Well this week’s weekly blog post is a (very) short one, as I’ve returned (briefly) to working on the Writing Prompt project, of which I have really, really fallen behind in posting, though a few weeks ago (I think) I abandoned posting something using those prompts as themes on a daily basis and extended the project to be fulfilled throughout the calendar year, so at least that will buy me some time to think of fictional (or not) snippets using those themes.

*Looks at what has just been written* OK, that was a rambling, quasi run-on sentence, but one that the grammar check has not flagged as a run-on sentence, so that’s a small victory, right?


No much to add to the quasi-meta story started two weeks ago – I’m still at the Character Development Inn in the Land of Exposition, pondering over the various scenarios for the back story of my detective protagonist, and deciding on how much emotional angst to inflict – thus far the options are minor to Moffat-level devastation, and could possibly be a game changer in the later stories. With all the focus on the (male) detective protagonist, I have yet to fully develop the exposition for my (female) narrator/associate, and whether or not to drop an emotional angst bomb in her history, which could have a ripple effect on subsequent stories (and perhaps the entire series saga as a whole).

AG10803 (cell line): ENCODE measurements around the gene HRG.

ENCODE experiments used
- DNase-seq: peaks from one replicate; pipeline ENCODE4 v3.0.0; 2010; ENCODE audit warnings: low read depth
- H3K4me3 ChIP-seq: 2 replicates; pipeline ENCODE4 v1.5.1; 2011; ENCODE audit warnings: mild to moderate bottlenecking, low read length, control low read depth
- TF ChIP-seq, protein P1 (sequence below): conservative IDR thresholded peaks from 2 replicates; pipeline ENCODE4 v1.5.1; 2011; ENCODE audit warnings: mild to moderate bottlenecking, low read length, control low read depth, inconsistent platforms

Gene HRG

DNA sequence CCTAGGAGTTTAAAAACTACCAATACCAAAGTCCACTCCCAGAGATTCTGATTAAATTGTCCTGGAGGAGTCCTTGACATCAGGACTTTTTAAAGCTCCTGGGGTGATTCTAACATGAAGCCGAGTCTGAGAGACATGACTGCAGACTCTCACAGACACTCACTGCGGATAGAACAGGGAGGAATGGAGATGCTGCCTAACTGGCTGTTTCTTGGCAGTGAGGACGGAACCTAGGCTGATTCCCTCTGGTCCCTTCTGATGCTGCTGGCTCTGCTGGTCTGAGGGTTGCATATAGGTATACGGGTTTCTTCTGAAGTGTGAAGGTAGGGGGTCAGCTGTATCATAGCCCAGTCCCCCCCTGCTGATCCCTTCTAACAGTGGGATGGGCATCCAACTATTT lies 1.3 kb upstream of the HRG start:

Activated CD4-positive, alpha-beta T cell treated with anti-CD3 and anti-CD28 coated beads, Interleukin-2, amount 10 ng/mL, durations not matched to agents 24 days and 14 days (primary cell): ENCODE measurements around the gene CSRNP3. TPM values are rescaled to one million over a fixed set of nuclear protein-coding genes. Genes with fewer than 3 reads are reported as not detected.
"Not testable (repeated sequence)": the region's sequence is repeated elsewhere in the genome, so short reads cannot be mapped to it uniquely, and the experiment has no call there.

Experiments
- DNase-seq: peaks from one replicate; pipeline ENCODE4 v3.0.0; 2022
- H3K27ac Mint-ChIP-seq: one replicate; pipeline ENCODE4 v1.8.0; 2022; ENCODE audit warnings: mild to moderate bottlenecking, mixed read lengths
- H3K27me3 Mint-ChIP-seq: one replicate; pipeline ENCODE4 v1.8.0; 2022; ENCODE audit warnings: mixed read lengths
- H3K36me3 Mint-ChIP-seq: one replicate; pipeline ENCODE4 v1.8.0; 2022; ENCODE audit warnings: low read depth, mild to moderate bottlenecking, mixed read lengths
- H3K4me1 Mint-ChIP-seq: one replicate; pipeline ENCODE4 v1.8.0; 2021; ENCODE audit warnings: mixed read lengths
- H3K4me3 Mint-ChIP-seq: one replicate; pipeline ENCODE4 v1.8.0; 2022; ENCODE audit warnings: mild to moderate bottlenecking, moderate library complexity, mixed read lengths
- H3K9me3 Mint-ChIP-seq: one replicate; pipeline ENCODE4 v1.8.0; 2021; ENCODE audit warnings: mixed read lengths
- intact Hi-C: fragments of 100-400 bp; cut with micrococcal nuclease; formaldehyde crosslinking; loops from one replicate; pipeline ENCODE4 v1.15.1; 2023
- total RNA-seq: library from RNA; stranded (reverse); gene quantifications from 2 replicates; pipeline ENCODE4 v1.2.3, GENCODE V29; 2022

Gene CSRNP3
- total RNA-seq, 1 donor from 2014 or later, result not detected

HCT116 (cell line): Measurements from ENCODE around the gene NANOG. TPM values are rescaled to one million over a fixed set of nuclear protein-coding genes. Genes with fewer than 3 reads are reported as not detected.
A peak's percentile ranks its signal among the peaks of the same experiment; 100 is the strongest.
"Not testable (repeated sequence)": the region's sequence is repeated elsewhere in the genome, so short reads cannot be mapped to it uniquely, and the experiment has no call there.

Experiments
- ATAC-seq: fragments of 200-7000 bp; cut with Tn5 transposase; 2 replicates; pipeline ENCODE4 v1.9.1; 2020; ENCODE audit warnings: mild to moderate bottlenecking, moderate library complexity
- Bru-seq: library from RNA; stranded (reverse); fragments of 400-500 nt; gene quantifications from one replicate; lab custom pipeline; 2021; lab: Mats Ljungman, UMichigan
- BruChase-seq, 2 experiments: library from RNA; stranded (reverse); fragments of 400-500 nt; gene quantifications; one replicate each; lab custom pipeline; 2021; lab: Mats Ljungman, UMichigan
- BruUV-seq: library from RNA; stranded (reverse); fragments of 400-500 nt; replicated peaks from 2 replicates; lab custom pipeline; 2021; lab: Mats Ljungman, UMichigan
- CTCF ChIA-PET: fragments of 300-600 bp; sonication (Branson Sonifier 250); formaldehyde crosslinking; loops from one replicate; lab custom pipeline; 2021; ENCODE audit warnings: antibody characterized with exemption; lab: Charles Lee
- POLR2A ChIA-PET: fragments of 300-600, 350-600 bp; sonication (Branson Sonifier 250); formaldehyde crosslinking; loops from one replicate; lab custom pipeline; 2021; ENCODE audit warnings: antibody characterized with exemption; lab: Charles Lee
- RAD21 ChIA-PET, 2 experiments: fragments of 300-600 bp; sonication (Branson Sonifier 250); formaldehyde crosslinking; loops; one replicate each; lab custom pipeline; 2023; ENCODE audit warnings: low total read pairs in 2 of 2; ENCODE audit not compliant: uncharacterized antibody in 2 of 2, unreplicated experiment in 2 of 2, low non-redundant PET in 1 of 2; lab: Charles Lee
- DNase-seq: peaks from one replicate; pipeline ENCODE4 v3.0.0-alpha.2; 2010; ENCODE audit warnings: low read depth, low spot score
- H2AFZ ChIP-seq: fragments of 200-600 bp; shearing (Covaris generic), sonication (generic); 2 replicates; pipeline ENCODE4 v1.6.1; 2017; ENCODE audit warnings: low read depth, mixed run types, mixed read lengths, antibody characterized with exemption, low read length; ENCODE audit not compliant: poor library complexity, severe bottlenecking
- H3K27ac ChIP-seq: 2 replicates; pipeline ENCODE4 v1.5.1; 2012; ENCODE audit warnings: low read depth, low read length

Yeah, I plan that far ahead. Hence my lengthy stay at the Land of Exposition – I might relocate here for the time being to sort out plot points, character relationships and possible (spoilers!) plot twists.

Heck, given the recent weather patterns, I might even throw in a blizzard or two (or three), introduce a mad serial killer trapped along with a group of unsuspecting (yet suspicious) hotel guests gathered for a sci-fi convention.

Crap – I just made all that up, and now I want to write the story.

I probably should stop all this pondering and musing and get back to writing before I have another multiple book, series saga on my hands.

One is more than enough.

Stranded in the Land of Exposition

The road to writing a novel is a lot like planning and going on a long journey.

[I’m sure this metaphor has been used before (probably will be more eloquent that what I’m about to put forth); nevertheless, here’s my spin on it.]

It can be plotted and planned with a set itinerary with little to no room for deviation, or it could be a spur-of-the-moment decision with open parameters.

It can be a solitary endeavor or a collaborative effort.

The destination can be somewhere familiar and comforting, or somewhere foreign and intriguing.